When people express grief in writing, they aren’t only basking in their vulnerabilities and seeking power in them.
Stories are only compelling if they evoke emotions from their audience. Nobody stays for a book that doesn’t excite or make them weep. No reader wants a character who doesn’t feel or undergo emotional turmoil because it makes them less authentic. Emotions fuel drama. It makes stories more interesting. Hence, authors need to convey and express emotions in writing decently.
Among the plethora of emotions, grief is, by far, the most difficult and suffocating to be one with.
It’s what people feel at their lowest, their greatest source of stress, which likewise translates into paper when authors attempt to communicate these sentiments. When people naturally find it hard to express, how harder is it to express grief in writing?
When Grief Is the Most Powerful Element
Unlike other emotions, grief carries the most impact and power to sway and move people because it gives characters opportunities to think deeply about life. Incorporating grief in stories allows for emotional and psychological growth. Depending on how authors convey this emotion, grief can be beautiful and devastating. It triggers the event when people lose grasp of life or find more profound meaning. Based on how authors express grief in writing and how they write about their characters’ experiences, it can make or break the story.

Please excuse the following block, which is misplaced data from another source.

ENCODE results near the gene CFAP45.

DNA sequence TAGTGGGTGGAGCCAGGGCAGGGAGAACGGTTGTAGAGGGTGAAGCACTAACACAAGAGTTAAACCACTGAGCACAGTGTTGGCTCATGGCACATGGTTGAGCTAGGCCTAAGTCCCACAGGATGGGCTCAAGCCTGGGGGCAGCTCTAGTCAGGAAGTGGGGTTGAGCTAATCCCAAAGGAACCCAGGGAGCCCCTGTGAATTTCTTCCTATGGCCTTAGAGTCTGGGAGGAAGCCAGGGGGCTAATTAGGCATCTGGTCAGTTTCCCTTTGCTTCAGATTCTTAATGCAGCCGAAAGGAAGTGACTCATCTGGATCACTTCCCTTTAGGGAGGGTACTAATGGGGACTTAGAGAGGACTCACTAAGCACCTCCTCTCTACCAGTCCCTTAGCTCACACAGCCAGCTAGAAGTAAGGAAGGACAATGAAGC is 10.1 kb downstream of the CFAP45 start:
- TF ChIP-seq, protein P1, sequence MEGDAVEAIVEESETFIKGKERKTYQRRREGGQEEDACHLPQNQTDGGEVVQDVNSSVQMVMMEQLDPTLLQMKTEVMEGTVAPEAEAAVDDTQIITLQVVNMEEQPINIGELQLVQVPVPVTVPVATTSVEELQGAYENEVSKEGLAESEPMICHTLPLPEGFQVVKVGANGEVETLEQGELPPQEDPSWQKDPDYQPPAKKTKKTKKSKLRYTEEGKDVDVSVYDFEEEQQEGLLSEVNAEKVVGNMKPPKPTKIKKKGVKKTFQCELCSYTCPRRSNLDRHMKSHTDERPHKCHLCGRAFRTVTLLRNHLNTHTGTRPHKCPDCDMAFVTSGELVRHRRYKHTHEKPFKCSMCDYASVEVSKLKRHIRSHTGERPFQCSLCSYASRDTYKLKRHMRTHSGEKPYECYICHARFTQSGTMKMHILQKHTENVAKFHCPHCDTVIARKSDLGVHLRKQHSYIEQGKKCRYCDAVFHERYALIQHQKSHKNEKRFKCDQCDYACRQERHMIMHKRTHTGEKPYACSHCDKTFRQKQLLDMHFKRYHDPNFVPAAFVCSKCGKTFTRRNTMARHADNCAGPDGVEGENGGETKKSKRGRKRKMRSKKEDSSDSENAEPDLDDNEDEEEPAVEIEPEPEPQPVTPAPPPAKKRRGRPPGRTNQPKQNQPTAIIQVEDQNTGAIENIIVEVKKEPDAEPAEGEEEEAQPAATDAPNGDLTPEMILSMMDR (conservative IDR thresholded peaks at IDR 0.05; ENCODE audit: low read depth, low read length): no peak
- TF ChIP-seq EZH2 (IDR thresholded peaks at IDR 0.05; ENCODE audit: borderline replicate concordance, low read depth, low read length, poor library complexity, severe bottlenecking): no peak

Insomnia by Hawn is among those materials that perfectly convey how grief weighs people down and how complex its expression is. Perhaps, because the story is banked on the author’s personal experience, writing it becomes a poetic release of restricted emotions and bottled-up pain.
The book tackles Jack Hawn’s grief at his wife’s passing. His experience made expressing the character’s emotional depth and yearning easier. However, for authors to successfully express emotions in writing, they don’t necessarily have to go through so much themselves. Experience makes it easier, but it only takes practice to weave emotions in writing beautifully.
How to Effectively Express Grief in Writing
When authors express grief in writing, it’s integral that they don’t make it a hasty and exaggerated experience. Grief can be weird. It’s expressed in different ways and felt at different intensities. For some, it comes as it goes, but for others, it lingers and stays for months.
Hence, authenticity, honesty, and vulnerability are the essence of its effectiveness.
Don’t Reel Back From Experiencing Grief
Being one with emotions, especially the substantial ones, will never be people’s greatest asset.
Although it’s human to feel, it’s an uphill climb embodying and sharing what one is feeling. To some, indicating any sentiment for the public to see can be highly vulnerable and invasive. This sensation can be similarly felt in writing. It may not be outwardly expressing the emotion, but it’s still experiencing the feeling, which can be awkward and uncomfortable.